Drivers on Canadian West Coast paying carbon tax
VANCOUVER, British Columbia (Reuters) - North America's first comprehensive carbon tax is now in effect in the Canadian West Coast province of British Columbia, greeted with complaints that some gasoline stations have used the tax as cover to raise prices more than necessary.
The already-controversial tax, which took effect on Tuesday, added 2.34 Canadian cents per liter to the pump price, but some stations pushed up prices more than 4 cents, the Vancouver Sun reported on Wednesday.
British Columbia officials were not available for comment on the increases that pushed the price at some service stations to more than C$1.50 a liter, some of highest prices in Canada.
The tax, which is the first comprehensive carbon use-based tax in North America, places a fee of C$10 per ton of carbon emissions on all fossil fuels. That will increase C$5 per ton a year for the next four years.
Supporters say the tax will encourage people to use energy more efficiently and is needed for British Columbia to meet its goal of reducing greenhouse gas emissions linked to global warming by 33 percent by 2020.
The government says the tax's goal is environmental not revenue-raising. It has been offset by cuts in income taxes, and residents last month received a C$100 rebate that officials hoped would put into energy-saving uses.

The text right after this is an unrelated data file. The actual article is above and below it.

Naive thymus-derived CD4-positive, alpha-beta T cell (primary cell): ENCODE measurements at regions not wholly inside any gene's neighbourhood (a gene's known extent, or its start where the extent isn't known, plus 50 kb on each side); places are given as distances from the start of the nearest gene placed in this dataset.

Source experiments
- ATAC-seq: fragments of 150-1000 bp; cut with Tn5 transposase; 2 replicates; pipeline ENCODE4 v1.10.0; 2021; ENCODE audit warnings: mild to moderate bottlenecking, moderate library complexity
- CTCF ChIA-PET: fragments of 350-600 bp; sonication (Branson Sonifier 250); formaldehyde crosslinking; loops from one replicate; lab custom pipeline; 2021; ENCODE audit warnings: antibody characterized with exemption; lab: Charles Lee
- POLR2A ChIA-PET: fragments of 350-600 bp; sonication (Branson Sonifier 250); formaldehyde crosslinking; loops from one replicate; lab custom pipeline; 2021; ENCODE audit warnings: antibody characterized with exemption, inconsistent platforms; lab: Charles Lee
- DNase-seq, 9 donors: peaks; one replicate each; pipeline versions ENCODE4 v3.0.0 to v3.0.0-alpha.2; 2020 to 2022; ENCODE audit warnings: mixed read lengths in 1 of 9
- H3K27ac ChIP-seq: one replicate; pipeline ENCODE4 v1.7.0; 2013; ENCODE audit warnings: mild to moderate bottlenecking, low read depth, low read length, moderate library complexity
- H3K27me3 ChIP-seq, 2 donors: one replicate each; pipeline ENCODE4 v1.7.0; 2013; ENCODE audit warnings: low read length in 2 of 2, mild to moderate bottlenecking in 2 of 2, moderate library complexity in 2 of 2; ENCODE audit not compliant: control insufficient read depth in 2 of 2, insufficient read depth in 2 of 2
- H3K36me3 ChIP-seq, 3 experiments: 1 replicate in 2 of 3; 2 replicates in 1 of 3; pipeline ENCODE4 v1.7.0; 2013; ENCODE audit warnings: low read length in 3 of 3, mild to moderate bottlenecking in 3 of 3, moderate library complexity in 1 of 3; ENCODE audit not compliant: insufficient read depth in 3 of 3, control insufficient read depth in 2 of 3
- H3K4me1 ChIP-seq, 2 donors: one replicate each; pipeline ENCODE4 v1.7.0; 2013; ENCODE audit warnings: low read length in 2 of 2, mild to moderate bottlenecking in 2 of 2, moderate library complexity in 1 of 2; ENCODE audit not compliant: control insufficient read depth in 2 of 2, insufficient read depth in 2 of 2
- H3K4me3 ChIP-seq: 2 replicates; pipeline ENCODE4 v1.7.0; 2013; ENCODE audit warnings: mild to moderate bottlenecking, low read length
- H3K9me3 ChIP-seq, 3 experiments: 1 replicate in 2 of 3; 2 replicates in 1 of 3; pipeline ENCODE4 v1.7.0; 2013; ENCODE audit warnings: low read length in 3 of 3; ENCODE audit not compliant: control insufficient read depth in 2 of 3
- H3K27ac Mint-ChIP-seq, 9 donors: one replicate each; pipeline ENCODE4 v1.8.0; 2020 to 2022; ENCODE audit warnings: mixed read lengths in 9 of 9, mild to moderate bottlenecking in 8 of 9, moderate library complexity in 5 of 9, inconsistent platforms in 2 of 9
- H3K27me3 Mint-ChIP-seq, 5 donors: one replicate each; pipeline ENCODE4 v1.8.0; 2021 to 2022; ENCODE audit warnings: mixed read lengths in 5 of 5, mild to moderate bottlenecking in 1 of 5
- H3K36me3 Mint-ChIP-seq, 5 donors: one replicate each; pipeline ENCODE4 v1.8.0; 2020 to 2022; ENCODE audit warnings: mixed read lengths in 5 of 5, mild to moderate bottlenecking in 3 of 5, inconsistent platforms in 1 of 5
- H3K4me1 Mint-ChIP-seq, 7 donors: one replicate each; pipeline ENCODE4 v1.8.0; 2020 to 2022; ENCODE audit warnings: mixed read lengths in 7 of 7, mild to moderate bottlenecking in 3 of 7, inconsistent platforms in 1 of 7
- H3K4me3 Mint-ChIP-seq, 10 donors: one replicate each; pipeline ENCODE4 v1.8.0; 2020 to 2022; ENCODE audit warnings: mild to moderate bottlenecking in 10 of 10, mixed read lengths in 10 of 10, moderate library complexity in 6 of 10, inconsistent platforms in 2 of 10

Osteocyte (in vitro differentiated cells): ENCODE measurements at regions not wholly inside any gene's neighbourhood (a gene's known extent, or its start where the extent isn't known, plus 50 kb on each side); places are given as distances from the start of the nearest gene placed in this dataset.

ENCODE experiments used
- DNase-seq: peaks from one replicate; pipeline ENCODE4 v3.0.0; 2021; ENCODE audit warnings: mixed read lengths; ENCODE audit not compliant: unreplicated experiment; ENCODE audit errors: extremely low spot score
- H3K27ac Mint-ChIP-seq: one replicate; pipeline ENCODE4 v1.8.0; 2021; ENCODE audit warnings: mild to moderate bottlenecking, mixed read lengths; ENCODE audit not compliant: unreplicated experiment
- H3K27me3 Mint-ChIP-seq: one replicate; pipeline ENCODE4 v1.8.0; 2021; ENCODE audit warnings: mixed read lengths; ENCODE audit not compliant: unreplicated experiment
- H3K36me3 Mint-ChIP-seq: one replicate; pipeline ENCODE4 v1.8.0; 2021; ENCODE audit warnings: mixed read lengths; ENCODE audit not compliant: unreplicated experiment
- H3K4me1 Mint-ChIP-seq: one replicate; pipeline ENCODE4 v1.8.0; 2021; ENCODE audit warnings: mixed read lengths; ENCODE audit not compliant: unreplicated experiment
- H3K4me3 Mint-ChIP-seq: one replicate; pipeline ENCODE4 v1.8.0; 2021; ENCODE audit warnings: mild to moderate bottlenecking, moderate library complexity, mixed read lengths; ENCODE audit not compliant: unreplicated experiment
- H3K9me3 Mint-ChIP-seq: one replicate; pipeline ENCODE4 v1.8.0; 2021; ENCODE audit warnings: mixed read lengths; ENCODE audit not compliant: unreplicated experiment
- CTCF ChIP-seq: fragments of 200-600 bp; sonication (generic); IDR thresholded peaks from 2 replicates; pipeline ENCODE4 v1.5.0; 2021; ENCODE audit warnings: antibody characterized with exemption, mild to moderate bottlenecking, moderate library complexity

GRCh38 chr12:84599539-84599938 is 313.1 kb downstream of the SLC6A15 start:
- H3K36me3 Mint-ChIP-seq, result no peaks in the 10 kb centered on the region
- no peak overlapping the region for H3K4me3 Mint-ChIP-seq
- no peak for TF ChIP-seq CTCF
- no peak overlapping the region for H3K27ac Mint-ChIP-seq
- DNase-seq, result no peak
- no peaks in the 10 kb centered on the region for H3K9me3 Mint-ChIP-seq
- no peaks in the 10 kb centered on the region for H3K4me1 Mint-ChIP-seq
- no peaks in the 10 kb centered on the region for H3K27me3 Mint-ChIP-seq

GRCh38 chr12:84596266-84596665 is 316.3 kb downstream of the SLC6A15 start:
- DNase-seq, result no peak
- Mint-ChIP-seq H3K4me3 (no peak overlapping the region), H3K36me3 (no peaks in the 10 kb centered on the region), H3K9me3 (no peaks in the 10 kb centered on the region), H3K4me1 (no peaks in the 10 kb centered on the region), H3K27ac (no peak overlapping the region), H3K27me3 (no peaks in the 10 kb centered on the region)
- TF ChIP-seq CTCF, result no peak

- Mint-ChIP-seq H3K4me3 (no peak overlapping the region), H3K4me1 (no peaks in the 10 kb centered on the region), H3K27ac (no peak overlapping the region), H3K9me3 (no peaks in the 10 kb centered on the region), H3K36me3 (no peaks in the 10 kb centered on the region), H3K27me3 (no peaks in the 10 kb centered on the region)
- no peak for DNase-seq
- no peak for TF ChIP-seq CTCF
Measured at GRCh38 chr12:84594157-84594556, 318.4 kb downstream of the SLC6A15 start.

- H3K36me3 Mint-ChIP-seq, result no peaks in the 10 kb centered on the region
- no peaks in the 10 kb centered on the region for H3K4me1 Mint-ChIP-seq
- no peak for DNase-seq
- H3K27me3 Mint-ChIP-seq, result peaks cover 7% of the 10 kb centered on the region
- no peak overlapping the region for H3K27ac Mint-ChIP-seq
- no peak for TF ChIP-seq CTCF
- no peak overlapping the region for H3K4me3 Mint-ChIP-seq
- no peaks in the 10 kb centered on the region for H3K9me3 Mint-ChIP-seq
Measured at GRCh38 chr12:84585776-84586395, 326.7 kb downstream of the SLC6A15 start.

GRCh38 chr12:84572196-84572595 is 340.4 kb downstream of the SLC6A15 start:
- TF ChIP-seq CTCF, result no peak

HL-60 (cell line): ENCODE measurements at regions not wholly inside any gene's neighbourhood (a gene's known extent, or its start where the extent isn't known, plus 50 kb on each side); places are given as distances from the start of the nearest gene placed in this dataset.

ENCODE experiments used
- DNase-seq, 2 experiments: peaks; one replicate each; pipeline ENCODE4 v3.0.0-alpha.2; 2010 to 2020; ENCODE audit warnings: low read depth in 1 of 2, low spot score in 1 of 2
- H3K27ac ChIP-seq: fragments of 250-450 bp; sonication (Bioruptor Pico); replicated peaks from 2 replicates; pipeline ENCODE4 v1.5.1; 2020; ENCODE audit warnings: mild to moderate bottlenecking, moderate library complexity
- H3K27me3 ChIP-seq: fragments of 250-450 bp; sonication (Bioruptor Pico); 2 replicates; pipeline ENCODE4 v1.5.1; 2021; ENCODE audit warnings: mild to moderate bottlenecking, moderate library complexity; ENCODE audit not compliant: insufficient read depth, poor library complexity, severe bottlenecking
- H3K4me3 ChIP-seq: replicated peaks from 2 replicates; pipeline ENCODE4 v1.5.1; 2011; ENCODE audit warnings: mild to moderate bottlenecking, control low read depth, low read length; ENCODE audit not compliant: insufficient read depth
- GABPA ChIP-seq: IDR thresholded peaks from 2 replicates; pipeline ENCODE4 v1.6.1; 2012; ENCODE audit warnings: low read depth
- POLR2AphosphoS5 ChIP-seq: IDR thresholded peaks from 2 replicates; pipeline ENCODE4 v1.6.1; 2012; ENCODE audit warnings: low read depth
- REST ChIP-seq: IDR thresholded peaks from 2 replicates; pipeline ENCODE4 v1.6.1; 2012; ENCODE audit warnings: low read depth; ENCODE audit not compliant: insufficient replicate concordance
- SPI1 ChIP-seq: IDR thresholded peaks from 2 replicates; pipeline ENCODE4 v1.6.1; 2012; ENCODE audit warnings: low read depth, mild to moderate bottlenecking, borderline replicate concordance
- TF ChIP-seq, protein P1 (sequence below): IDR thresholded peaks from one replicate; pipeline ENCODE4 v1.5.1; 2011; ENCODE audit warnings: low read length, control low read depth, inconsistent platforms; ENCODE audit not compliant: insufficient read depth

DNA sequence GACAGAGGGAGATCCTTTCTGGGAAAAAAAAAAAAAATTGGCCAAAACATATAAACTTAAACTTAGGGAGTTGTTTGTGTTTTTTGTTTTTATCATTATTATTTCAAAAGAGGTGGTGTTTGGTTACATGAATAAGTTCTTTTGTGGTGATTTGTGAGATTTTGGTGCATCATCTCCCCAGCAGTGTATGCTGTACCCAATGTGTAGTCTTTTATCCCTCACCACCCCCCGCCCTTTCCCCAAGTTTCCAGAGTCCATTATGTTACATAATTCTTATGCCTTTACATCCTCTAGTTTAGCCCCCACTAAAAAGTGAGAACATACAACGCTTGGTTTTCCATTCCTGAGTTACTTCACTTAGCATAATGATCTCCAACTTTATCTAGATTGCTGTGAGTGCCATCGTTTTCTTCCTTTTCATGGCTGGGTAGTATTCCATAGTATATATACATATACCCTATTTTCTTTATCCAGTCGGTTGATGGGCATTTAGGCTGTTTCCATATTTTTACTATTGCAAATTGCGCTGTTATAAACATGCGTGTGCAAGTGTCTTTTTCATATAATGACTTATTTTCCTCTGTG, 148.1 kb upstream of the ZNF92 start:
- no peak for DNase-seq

Critics have derided the fee as a "tax grab" that will hurt the economy and the poor, and say that recent increases in gasoline prices are already forcing people to reduce their energy consumption.
While drivers saw the immediate impact of the tax on Tuesday, the Canada Day holiday, other consumers will soon see it in their utility bills or bills for transportation and other services.
A spokeswoman for Terasen Gas said higher natural gas prices have encouraged customers to use the fuel more efficiently in recent years, but she said the utility did not have data on the likely impact of the carbon tax on demand.
Because the tax is based on carbon content, the utility hoped it might prompt drivers to switch from using gasoline or diesel to alternative fuels such natural gas for their vehicles.
(Reporting Allan Dowd, Editing by Peter Galloway)